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3 Great Business Books that You Probably Have Not Read
I didn’t want to write about the “same old business books. Rather, I am highlighting three of my favorite business books that you likely haven’t read. They each look at a different aspect of business; management, marketing and the customer experience and provide valuable insights no matter what your career.
Ben Horowitz is not a household name, but if you are a tech entrepreneur you have likely heard of him. His insightful book “The Hard Things about Hard Things” is not just for techies or entrepreneurs though. While running a company called Loudcloud, Ben had to manage through a wide range of business situations from start-up to near bankruptcy to pivoting the business to an initial public offering and finally to a successful sale.
In “Hard Things”, Ben provides insights into techniques such as; hiring top executives, handling layoffs, learning from failed hires and gleaning information from customers. I could relate his examples to specific situations I have encountered as a turnaround professional. He provides tangible strategies for each situation and creates a roadmap for company leaders.
After starting at Netscape, co-founding and managing Loudcloud, Ben is now one of the co-founders of Andreesen Horowitz, which has become one of the most successful venture capital firms in the world having backed Facebook, Twitter, Pinterest, Airbnb, Skype and Zynga.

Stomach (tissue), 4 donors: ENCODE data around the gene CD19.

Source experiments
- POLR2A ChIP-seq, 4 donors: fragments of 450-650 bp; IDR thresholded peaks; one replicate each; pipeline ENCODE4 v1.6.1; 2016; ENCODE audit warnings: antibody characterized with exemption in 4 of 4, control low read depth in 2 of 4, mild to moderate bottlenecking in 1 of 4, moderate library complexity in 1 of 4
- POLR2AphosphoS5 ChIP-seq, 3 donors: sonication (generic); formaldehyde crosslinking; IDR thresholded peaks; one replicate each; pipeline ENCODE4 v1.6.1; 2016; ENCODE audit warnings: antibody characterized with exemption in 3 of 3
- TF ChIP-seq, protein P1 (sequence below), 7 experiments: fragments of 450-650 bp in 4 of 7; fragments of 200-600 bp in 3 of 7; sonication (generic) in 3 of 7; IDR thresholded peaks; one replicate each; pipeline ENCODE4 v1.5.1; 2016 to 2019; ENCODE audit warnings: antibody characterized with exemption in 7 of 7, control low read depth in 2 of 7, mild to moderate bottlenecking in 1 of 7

Ever wonder why a horrible song like “Friday” by Rebecca Black can go viral, while another brilliant idea languishes undiscovered? That is the focus of “Contagious: Why Things Catch On” by Jonah Berger. This is not just another book offering the author’s opinions on why things catch on. Rather, Jonah is a professor at the Wharton School at University of Pennsylvania who has studied the topic extensively and conducted detailed experiments on viral memes.
No matter what you do in life, it likely involves marketing. We are constantly trying to spread ideas in one form or another and you can’t help but benefit from the ideas in the book. Jonah also weaves his insights with very engaging examples that will keep you mesmerized, such as the $100 Cheesesteak, the “Will it Blend” videos and of course Rebecca Black’s famous video. He provides us with the elements needed to create virality in your marketing campaigns. These elements don’t guarantee success but they help to improve your chance of success, and more importantly head off strategies doomed to fail.
I enjoyed this book so much, I have listened to it twice. I found it an incredibly valuable book about marketing in the Internet/Mobile Age.
Building Culture and the Customer Experience
Few companies can achieve fanatical customer loyalty but when they do, the results are usually spectacular; think Apple Computer, Disney, Coca-Cola and Whole Foods. To achieve that kind of loyalty, a company must create a customer experience that is unparalleled by rivals. One such company is Zappos, which was acquired by Amazon in 2009. Before being acquired, Zappos had grown from zero to $1.0 billion in revenue in just 10 years.
How did CEO, Tony Hsieh, achieve such amazing results? He did it with a unique corporate culture that created a stellar customer experience. He outlines the Zappos philosophy in “Delivering Happiness: A Path To Profits, Passion and Purpose”. Tony’s mission was to create the company culture first and in so doing he felt that a great customer experience would follow hand in hand.
This is a great read both for its insight into corporate culture and also for understanding the customer experience.